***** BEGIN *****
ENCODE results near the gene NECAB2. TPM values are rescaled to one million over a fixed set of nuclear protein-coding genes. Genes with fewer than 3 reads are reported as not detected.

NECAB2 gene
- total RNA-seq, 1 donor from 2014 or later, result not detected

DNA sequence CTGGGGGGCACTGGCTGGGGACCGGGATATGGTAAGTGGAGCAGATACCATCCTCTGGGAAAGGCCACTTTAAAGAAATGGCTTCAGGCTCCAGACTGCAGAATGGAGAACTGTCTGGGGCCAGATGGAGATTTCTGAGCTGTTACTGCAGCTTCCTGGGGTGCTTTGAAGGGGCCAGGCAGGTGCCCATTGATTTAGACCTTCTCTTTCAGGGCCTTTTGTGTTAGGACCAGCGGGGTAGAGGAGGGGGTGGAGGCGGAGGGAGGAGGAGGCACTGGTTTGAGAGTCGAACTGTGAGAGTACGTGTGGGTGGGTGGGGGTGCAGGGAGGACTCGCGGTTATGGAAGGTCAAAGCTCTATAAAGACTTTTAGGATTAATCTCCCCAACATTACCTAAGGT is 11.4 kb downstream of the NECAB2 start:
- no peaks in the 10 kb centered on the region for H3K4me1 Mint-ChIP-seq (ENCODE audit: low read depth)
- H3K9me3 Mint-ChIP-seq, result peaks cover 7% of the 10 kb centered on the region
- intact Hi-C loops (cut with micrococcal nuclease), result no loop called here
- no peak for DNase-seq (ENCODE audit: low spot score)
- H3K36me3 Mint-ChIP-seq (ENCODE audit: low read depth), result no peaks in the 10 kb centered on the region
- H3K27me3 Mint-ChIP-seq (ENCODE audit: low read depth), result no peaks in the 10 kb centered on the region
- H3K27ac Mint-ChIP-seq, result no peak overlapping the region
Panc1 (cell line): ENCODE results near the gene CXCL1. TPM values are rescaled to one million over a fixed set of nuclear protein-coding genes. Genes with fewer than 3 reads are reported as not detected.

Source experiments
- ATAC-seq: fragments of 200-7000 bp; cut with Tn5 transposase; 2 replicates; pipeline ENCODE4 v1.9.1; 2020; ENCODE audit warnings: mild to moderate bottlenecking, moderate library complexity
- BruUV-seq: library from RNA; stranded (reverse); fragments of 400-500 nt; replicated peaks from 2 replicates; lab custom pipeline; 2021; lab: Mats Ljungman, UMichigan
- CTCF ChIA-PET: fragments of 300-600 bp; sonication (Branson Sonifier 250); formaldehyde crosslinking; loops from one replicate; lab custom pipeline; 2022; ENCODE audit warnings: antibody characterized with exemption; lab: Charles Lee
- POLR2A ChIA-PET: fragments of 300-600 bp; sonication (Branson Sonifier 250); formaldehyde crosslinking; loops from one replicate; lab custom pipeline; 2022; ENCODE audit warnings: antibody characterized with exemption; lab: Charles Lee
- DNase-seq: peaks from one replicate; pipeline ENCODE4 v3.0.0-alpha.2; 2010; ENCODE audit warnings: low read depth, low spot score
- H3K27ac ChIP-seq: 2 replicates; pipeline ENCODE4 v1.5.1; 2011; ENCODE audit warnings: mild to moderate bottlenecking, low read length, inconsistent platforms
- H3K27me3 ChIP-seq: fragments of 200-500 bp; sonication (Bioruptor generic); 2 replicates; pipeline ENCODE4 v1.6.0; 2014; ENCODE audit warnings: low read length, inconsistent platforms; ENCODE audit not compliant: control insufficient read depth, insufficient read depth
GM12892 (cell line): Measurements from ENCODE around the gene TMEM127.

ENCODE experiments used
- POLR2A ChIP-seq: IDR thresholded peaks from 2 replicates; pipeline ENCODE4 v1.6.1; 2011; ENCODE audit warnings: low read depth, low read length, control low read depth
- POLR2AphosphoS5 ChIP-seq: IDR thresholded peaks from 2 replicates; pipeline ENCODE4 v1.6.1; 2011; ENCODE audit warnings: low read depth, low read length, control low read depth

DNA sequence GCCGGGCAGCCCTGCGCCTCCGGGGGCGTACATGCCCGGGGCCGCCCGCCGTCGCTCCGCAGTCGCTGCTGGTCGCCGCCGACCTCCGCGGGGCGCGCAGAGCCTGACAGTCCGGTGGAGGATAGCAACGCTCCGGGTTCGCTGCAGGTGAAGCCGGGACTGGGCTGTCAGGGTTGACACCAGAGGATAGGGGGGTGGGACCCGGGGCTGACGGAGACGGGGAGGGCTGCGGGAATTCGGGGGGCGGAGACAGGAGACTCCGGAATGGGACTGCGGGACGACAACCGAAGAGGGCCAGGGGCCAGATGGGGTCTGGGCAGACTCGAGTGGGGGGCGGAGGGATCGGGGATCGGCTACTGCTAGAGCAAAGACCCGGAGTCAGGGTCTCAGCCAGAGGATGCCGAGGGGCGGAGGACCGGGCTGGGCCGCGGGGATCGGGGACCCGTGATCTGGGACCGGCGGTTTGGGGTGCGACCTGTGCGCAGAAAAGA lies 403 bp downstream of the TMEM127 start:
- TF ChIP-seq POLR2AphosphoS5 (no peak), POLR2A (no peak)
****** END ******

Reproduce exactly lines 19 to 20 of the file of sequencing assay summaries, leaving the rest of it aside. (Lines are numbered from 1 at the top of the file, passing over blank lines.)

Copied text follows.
- H3K27ac ChIP-seq: 2 replicates; pipeline ENCODE4 v1.5.1; 2011; ENCODE audit warnings: mild to moderate bottlenecking, low read length, inconsistent platforms
- H3K27me3 ChIP-seq: fragments of 200-500 bp; sonication (Bioruptor generic); 2 replicates; pipeline ENCODE4 v1.6.0; 2014; ENCODE audit warnings: low read length, inconsistent platforms; ENCODE audit not compliant: control insufficient read depth, insufficient read depth